Scientists have long wondered what happens in the brain during the moments before a drug addict succumbs to the urge for a fix, or an animal behaves in some other way that it knows will lead to pleasure. But an inability to obtain sufficiently fine-grained measurements of the amount of dopamine--a neurotransmitter associated with feelings of reward--present in the brain has hindered investigations into the neurochemical nature of such cravings. To that end, researchers writing today in the journal Nature describe a novel technique for assessing dopamine levels. The work allowed them to observe instantaneous spikes in the chemical when cocaine-addicted rats were given visual cues that the drug was available.

Paul Phillips and his colleagues at the University of North Carolina surgically outfitted rats with newly developed brain electrodes that recorded dopamine levels 10 times a second--200 times faster than earlier technology permitted. They then trained the animals to associate the pressing of a tiny lever, and the accompanying flash of light and noise, with the pleasure of a hit of cocaine. The team found that brain dopamine surged as the drug-addicted rats turned to walk over to the lever. Levels of the neurotransmitter fell as the creatures approached the lever but then spiked again as they pressed down for a hit. Because the spike was instantaneous, occuring before the cocaine could have reached the brain, Phillips suspected the spike was an anticipatory signal.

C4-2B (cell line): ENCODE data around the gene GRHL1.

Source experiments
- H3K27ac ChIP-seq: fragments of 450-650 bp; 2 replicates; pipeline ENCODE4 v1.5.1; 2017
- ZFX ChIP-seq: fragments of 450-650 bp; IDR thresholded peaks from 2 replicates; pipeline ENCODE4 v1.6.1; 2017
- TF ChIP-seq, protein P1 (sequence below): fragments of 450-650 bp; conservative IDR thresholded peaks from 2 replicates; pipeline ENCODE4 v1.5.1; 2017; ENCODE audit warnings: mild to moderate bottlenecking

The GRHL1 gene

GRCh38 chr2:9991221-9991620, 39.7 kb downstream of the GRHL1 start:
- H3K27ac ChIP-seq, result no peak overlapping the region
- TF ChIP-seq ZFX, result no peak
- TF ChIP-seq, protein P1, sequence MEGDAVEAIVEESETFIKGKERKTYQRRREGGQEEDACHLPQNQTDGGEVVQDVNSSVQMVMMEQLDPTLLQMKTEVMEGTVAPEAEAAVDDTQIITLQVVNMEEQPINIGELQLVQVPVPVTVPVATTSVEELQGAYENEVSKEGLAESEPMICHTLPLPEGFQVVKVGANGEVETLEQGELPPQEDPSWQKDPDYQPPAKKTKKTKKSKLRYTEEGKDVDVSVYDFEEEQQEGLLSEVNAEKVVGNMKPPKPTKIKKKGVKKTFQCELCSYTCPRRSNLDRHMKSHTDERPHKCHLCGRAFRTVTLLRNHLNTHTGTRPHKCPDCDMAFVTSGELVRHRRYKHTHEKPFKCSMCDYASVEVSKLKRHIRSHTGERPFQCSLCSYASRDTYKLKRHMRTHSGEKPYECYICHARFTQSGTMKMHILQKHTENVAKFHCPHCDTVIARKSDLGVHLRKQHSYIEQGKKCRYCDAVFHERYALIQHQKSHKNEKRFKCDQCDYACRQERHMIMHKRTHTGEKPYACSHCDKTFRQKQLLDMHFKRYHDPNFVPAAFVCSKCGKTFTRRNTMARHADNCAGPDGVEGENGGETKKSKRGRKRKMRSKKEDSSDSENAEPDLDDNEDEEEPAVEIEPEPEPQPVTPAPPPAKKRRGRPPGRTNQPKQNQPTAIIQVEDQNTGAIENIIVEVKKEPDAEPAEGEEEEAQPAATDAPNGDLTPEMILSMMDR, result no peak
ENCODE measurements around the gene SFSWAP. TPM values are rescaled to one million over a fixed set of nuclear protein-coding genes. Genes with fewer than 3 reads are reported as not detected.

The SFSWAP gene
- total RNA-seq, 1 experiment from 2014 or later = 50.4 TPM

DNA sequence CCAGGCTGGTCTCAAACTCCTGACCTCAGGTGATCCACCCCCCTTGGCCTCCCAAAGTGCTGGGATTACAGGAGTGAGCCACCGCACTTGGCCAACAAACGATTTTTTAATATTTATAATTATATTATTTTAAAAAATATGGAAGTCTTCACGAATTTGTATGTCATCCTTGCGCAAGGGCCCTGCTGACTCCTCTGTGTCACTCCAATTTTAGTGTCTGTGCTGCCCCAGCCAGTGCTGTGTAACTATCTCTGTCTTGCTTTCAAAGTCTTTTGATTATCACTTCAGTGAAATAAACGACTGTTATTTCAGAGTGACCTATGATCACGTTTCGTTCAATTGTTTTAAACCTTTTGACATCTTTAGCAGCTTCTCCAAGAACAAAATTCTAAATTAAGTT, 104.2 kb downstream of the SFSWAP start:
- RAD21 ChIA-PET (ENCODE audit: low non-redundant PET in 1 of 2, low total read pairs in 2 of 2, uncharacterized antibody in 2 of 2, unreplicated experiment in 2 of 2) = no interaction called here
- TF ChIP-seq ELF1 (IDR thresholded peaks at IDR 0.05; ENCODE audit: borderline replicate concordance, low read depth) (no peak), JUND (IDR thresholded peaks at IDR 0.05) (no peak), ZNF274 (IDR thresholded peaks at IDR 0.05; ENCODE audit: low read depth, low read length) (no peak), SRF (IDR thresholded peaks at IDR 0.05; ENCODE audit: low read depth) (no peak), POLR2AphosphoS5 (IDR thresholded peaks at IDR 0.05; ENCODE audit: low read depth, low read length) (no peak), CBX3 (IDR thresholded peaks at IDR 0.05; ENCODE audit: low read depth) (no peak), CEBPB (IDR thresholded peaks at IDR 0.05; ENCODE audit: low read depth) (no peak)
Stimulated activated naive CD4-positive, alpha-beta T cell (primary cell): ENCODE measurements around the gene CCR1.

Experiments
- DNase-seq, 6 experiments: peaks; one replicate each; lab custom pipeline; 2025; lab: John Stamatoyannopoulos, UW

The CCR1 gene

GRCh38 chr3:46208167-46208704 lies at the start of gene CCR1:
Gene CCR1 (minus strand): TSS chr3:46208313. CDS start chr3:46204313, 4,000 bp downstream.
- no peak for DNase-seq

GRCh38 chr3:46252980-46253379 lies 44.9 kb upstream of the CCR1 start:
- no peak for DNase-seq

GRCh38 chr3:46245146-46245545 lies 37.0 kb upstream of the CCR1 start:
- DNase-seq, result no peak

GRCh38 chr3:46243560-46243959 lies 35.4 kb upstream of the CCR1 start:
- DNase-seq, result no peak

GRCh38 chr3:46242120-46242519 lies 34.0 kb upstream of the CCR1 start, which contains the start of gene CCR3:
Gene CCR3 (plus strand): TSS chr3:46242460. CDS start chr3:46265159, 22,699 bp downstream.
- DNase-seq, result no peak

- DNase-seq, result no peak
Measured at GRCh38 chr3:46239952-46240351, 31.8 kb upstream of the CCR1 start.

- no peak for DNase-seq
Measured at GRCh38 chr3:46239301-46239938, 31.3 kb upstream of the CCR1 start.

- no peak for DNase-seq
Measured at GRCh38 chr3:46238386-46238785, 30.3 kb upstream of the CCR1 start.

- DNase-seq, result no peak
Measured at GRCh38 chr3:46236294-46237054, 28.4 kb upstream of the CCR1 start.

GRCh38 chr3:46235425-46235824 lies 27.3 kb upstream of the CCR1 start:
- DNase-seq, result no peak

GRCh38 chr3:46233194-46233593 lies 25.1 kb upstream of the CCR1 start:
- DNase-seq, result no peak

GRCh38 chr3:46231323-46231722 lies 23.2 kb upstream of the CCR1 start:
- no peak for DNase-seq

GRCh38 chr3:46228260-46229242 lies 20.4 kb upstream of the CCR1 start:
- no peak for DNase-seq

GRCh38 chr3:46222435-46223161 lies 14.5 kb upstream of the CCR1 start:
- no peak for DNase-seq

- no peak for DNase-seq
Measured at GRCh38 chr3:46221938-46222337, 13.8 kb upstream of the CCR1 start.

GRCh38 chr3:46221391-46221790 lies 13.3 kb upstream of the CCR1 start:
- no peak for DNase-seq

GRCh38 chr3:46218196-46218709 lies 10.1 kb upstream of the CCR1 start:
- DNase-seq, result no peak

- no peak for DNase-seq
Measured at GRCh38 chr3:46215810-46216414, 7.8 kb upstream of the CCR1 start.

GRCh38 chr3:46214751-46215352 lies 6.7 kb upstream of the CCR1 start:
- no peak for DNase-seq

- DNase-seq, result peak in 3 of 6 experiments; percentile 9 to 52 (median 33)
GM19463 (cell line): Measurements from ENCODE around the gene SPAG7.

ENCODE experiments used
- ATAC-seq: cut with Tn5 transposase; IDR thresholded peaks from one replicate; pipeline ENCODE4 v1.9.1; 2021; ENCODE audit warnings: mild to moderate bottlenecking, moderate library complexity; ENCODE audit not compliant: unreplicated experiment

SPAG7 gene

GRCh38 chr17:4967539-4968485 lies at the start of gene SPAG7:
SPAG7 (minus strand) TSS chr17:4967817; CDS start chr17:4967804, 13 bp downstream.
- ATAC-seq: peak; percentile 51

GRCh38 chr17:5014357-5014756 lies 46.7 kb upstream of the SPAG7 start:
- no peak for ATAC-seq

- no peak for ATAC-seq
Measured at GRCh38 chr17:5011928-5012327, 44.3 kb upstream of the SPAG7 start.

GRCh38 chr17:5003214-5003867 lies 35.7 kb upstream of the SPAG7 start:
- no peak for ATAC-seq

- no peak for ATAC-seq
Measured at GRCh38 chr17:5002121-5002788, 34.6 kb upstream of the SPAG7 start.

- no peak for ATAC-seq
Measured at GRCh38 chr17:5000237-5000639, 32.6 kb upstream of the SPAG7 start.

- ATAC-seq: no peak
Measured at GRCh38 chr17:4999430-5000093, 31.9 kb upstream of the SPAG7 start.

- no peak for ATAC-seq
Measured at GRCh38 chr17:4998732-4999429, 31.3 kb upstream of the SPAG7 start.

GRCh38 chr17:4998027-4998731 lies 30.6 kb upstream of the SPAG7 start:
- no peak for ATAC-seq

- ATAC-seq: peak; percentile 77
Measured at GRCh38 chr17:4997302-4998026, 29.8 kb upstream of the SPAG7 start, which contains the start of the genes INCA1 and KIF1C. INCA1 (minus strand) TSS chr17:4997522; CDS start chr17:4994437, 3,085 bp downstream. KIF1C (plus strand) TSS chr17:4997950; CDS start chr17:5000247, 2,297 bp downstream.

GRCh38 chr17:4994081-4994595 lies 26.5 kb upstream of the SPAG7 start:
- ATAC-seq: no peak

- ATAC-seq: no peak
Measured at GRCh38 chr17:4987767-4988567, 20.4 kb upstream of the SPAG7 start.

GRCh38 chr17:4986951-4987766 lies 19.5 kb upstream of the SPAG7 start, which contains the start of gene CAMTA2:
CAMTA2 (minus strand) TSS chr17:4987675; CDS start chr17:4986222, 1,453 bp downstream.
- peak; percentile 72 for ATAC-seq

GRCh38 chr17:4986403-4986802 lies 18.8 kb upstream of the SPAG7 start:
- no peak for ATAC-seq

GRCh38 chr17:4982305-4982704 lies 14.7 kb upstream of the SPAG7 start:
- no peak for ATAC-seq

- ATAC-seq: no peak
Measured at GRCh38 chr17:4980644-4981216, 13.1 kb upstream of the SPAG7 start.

To test that theory, the researchers shut off the cocaine pump but continued to place the addicted rats in the same cage. Even though no reward followed when the animals pressed the lever, their dopamine levels shot up when the light flashed and noise sounded.

These findings are the first to measure changes in neurochemistry that lead to pleasure seeking or addictive behavior. "It's a signal in the brain that's highly influential in drug taking," Phillips says. "All that was known before was that dopamine would increase in rats' brains a few minutes after they got cocaine, but there were no specifics to be able to relate this to any particular behavior." Phillips plans to investigate what happens when drug-addicted rats are deprived of cocaine for a period of time and then subjected to the visual cues that they associate with a fix. The hope is to unravel the dopamine cycles that lead to addiction and figure out what causes relapses among those trying to ditch the habit.